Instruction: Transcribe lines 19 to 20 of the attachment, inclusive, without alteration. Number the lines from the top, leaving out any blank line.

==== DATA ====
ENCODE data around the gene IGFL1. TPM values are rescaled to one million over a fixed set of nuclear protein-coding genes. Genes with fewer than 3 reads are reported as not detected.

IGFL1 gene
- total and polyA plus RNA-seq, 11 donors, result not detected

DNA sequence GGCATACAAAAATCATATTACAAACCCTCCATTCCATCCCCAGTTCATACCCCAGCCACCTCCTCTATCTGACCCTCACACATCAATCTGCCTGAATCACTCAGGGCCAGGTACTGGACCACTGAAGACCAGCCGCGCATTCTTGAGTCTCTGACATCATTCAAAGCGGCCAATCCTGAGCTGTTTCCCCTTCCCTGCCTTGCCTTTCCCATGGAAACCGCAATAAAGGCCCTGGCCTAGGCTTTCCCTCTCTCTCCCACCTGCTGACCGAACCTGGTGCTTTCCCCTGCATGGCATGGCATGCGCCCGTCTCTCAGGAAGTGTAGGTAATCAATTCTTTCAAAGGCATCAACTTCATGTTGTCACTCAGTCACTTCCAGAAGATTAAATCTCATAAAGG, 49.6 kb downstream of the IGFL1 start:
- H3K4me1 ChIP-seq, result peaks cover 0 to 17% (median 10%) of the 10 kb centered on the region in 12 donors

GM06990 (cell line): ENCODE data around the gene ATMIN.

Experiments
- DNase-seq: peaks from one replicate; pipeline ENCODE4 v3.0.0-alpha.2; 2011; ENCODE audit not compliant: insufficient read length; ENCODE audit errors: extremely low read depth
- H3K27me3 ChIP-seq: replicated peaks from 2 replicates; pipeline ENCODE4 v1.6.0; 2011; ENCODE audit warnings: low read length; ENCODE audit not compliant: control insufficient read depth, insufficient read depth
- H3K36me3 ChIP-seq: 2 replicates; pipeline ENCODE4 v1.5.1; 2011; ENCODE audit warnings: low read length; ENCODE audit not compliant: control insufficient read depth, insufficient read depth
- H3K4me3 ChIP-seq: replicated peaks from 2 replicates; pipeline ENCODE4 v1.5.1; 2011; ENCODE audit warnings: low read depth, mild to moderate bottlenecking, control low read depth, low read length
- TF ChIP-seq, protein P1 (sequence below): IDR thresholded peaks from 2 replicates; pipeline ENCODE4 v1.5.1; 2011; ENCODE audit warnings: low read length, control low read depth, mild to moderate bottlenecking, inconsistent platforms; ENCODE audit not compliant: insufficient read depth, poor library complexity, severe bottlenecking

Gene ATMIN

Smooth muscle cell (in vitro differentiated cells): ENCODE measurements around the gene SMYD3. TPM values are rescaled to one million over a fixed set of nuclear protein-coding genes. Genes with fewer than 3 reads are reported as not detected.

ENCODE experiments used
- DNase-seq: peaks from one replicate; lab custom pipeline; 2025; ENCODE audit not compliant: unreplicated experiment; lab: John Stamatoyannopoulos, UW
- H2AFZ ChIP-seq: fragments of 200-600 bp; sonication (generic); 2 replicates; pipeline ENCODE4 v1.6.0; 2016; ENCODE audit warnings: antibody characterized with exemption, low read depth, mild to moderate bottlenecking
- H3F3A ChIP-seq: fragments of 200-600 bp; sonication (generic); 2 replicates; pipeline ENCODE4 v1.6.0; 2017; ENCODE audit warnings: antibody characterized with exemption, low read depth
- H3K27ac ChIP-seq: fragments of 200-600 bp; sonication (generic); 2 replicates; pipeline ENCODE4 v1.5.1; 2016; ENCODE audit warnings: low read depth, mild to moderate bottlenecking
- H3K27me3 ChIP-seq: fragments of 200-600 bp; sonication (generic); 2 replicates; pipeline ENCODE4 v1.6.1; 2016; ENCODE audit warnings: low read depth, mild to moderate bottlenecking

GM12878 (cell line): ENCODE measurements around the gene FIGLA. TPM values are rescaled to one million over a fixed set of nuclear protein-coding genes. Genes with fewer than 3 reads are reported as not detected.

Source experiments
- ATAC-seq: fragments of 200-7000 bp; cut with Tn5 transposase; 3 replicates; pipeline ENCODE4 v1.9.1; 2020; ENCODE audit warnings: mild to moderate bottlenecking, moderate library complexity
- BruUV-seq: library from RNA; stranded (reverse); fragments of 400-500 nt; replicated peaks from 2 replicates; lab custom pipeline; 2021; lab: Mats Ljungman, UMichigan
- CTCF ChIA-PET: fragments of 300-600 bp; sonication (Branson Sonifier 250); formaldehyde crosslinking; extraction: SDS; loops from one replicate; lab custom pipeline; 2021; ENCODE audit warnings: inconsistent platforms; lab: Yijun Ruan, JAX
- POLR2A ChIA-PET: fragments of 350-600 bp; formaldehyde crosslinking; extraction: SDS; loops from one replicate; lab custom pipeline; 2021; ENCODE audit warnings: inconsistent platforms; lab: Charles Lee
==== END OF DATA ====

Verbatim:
- H3K27ac ChIP-seq: fragments of 200-600 bp; sonication (generic); 2 replicates; pipeline ENCODE4 v1.5.1; 2016; ENCODE audit warnings: low read depth, mild to moderate bottlenecking
- H3K27me3 ChIP-seq: fragments of 200-600 bp; sonication (generic); 2 replicates; pipeline ENCODE4 v1.6.1; 2016; ENCODE audit warnings: low read depth, mild to moderate bottlenecking